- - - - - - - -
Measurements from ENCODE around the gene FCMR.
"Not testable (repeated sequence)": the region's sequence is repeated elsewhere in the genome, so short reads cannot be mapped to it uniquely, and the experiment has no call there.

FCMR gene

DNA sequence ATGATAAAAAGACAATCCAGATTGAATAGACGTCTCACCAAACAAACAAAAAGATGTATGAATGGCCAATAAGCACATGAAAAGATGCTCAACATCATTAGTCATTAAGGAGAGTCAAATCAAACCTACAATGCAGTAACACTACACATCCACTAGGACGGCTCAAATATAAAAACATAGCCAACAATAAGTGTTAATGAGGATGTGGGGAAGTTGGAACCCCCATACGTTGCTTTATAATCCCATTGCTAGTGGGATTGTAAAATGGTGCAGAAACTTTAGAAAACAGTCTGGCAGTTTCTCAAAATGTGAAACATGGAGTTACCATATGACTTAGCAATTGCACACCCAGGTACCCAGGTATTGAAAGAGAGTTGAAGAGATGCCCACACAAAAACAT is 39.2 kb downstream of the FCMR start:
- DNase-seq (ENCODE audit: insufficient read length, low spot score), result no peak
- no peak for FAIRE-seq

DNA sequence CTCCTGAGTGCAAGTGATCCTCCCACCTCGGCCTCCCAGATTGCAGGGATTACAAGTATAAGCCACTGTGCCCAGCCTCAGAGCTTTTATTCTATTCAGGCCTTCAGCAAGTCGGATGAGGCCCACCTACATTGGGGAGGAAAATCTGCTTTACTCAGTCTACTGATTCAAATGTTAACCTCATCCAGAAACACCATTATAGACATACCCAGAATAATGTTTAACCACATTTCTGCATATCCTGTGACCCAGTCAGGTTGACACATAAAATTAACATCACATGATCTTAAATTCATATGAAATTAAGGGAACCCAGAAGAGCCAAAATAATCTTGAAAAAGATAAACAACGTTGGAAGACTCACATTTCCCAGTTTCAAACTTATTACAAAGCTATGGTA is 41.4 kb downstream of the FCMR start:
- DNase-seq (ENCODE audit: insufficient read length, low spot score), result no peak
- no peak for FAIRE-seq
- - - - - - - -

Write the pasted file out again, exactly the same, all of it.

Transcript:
Measurements from ENCODE around the gene FCMR.
"Not testable (repeated sequence)": the region's sequence is repeated elsewhere in the genome, so short reads cannot be mapped to it uniquely, and the experiment has no call there.

FCMR gene

DNA sequence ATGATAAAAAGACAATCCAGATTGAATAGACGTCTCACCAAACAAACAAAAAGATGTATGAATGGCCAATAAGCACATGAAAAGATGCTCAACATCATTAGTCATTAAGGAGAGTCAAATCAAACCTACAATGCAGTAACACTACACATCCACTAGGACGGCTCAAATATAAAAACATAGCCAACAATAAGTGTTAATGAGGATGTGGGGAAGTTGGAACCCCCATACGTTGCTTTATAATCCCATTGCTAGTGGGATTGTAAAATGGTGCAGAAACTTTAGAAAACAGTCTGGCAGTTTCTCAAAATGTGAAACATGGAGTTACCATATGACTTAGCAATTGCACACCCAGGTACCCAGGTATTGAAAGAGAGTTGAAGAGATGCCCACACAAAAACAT is 39.2 kb downstream of the FCMR start:
- DNase-seq (ENCODE audit: insufficient read length, low spot score), result no peak
- no peak for FAIRE-seq

DNA sequence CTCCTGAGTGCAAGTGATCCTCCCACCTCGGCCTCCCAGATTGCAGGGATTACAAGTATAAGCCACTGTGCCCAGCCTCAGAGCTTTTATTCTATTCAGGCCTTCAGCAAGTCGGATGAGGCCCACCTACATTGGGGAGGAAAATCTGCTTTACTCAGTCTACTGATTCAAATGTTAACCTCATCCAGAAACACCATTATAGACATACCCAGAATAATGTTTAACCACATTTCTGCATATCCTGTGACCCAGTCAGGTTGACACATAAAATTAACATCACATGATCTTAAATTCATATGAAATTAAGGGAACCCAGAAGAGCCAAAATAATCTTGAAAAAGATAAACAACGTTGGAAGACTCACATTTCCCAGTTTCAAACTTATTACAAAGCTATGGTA is 41.4 kb downstream of the FCMR start:
- DNase-seq (ENCODE audit: insufficient read length, low spot score), result no peak
- no peak for FAIRE-seq